• pipes passing through an external wall must retain the thermal characteristic of that wall
  • pipes, sleeves and ducts passing through an external wall must slope down towards the outside to prevent rain/condensation entering the house

 

On a positive note, may I share this photo of a domestic heating pump being supported, rather than hanging from the copper pipework:

PumpSupport

This pump is supported by using a galvanised steel strutt. These are readily available because they're used to 'tie' wall plates to the walls of the house.
The strutt isn't the thickest one available. It's deliberately selected so as to be able to flex.
This allows for pipe expansion, and prevents sound being transmitted to the floor.

There is a galvanised steel band (purple arrow) passing around the pump. It has 5mm holes and is fixed to the upright with M5 nuts and bolts.

There are 3mm thick pieces of neoprene rubber between the galvanised band and the body of the pump (yellow arrows).
This is very effective at dampening sound.

None of these bits are expensive, nor are they produced especially for this purpose.
Each installer will have their own way of supporting pumps and valves.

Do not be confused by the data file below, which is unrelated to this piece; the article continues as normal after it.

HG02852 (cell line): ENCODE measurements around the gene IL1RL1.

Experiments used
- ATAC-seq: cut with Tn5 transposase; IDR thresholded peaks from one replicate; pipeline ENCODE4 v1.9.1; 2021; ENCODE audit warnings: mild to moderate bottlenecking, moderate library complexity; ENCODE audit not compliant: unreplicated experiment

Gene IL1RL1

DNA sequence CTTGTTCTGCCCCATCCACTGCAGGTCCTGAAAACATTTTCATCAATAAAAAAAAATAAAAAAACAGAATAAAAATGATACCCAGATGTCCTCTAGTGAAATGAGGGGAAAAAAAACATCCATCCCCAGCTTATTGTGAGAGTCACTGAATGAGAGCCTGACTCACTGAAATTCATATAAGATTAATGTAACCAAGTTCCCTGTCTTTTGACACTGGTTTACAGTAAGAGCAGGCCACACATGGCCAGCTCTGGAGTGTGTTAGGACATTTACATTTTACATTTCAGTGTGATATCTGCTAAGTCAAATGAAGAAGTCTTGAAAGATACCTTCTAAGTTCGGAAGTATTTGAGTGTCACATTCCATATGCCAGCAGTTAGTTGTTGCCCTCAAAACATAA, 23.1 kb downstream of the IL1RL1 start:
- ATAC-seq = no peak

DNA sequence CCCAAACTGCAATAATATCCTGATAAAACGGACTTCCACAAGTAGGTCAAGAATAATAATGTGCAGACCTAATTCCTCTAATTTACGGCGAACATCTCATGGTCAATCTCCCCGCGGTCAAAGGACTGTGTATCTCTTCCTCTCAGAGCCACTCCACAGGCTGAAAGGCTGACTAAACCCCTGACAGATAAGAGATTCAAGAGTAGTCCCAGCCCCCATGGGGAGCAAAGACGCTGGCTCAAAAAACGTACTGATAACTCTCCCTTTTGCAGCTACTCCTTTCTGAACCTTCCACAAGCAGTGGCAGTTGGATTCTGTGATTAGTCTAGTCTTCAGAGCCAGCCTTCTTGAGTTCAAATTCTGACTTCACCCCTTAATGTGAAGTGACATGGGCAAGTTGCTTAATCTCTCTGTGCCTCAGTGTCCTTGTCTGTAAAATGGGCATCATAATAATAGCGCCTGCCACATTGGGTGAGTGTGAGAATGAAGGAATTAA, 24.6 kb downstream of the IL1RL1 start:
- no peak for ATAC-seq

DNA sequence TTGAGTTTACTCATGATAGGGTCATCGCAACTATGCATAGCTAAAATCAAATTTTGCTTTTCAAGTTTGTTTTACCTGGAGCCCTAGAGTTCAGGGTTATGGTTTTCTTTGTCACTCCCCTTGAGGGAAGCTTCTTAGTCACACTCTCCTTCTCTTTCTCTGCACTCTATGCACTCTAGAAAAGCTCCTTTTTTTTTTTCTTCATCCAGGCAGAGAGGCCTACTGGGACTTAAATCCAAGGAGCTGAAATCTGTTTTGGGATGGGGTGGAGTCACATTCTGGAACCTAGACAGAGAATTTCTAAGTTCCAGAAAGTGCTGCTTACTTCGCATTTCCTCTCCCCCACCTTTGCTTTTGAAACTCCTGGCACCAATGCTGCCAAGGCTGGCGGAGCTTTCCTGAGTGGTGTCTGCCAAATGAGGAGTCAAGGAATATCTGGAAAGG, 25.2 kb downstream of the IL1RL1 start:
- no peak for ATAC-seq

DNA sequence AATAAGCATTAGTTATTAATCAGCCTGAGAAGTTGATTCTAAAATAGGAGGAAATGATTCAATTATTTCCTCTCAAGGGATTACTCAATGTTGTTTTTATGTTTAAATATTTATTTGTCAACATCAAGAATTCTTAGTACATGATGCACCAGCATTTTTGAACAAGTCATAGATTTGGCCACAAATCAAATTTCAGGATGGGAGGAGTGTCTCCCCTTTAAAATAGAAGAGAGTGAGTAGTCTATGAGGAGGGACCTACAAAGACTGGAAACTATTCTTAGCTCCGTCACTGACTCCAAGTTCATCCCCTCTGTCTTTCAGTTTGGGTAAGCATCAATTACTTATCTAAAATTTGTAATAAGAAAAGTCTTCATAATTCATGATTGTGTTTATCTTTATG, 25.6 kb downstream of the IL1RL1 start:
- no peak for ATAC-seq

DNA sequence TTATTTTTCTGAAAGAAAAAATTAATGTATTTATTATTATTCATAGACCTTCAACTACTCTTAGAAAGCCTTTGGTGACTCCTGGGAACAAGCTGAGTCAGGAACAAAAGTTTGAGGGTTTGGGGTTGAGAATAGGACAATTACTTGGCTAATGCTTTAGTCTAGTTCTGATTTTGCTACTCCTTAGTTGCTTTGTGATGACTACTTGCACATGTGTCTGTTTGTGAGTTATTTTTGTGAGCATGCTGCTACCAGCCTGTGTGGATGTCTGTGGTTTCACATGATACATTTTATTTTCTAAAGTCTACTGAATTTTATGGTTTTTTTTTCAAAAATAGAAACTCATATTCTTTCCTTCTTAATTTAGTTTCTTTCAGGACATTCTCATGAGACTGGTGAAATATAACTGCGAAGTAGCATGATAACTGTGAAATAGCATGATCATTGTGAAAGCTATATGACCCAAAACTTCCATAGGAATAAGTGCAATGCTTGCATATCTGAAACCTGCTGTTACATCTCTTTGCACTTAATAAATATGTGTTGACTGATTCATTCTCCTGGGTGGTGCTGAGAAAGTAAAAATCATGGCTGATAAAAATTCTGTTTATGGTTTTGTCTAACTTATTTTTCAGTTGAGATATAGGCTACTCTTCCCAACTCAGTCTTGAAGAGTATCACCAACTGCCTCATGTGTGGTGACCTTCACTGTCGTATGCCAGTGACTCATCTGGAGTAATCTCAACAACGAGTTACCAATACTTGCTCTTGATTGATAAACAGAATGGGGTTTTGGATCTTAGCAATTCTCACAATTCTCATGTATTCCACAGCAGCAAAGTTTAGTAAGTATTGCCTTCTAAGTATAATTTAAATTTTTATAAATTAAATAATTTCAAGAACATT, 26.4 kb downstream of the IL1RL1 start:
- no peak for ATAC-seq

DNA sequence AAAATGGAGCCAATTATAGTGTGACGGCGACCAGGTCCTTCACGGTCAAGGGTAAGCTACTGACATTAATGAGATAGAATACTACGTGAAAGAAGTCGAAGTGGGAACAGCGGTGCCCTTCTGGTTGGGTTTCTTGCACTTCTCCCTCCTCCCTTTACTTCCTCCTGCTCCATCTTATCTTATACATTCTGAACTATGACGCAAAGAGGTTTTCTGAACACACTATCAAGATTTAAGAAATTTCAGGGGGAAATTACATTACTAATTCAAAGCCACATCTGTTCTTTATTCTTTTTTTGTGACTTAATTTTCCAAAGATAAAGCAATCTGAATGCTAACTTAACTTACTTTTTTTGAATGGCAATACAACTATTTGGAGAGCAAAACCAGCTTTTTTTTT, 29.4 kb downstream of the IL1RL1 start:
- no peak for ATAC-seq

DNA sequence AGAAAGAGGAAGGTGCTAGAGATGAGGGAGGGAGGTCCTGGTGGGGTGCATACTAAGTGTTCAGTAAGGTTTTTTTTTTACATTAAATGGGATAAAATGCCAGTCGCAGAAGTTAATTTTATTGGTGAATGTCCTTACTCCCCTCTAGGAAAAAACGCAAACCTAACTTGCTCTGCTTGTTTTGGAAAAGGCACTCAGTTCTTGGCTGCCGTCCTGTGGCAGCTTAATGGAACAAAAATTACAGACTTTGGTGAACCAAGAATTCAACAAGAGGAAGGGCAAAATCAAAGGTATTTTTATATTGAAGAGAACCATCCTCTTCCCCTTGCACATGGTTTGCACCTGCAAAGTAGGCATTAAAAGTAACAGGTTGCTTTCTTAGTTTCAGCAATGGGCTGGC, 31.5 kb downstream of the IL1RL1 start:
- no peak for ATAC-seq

Experience and ingenuity are more important than 'training'!

 

Save energy... recycle electrons!


   
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(@snuffy)
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@transparent 

Thanks for all your advice, I'll mention all the above to the installer when he next visits.  Looks like he's just  insulated hot water pipes in the cupboard (old airing cupboard) which is wood framed and plaster board.  Hopefully just an oversight,  supporting the pumps looks like a good idea too.

Yes, picture 5 is where the old boiler was removed and they used the existing vent hole to run the pipes through then filled with expanding foam,  I'll ask him to lag these pipes too.  

To be honest, the sound isn't a vibrating pipe noise.  We did get a bit of banging and vibration/ticking noise with the old system but luckily not with this one.  It sounds more like when the old hot water tank used to fill or someones turned a tap on full.

 

**edit** had a closer look and the insulation appears to go into the morter and there are clips on the outside pipes so at least that bit seems OK.

20230416 200011
20230416 200014
20230416 200019

, under the insulation 

 

This post was modified 1 year ago by Snuffy

   
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(@snuffy)